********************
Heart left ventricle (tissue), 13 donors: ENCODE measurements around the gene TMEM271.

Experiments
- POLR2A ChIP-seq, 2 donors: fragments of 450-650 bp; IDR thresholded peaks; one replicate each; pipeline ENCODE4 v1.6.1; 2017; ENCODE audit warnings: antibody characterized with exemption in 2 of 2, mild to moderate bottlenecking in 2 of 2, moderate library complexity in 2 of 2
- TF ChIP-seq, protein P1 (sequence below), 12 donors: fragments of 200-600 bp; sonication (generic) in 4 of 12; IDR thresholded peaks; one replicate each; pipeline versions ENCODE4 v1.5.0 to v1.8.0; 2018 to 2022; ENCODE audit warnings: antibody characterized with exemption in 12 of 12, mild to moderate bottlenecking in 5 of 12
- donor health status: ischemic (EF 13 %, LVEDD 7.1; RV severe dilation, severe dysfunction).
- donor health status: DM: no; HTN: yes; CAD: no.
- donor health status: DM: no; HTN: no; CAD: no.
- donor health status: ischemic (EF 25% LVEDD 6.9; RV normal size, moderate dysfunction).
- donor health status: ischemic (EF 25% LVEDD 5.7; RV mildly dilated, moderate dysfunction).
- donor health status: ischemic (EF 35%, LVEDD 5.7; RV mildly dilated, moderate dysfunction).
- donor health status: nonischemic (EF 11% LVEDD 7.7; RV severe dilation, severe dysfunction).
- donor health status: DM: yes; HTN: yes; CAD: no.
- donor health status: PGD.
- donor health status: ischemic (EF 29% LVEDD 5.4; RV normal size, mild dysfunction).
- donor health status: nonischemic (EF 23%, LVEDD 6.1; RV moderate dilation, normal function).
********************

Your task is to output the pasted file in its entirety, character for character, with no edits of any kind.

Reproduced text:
Heart left ventricle (tissue), 13 donors: ENCODE measurements around the gene TMEM271.

Experiments
- POLR2A ChIP-seq, 2 donors: fragments of 450-650 bp; IDR thresholded peaks; one replicate each; pipeline ENCODE4 v1.6.1; 2017; ENCODE audit warnings: antibody characterized with exemption in 2 of 2, mild to moderate bottlenecking in 2 of 2, moderate library complexity in 2 of 2
- TF ChIP-seq, protein P1 (sequence below), 12 donors: fragments of 200-600 bp; sonication (generic) in 4 of 12; IDR thresholded peaks; one replicate each; pipeline versions ENCODE4 v1.5.0 to v1.8.0; 2018 to 2022; ENCODE audit warnings: antibody characterized with exemption in 12 of 12, mild to moderate bottlenecking in 5 of 12
- donor health status: ischemic (EF 13 %, LVEDD 7.1; RV severe dilation, severe dysfunction).
- donor health status: DM: no; HTN: yes; CAD: no.
- donor health status: DM: no; HTN: no; CAD: no.
- donor health status: ischemic (EF 25% LVEDD 6.9; RV normal size, moderate dysfunction).
- donor health status: ischemic (EF 25% LVEDD 5.7; RV mildly dilated, moderate dysfunction).
- donor health status: ischemic (EF 35%, LVEDD 5.7; RV mildly dilated, moderate dysfunction).
- donor health status: nonischemic (EF 11% LVEDD 7.7; RV severe dilation, severe dysfunction).
- donor health status: DM: yes; HTN: yes; CAD: no.
- donor health status: PGD.
- donor health status: ischemic (EF 29% LVEDD 5.4; RV normal size, mild dysfunction).
- donor health status: nonischemic (EF 23%, LVEDD 6.1; RV moderate dilation, normal function).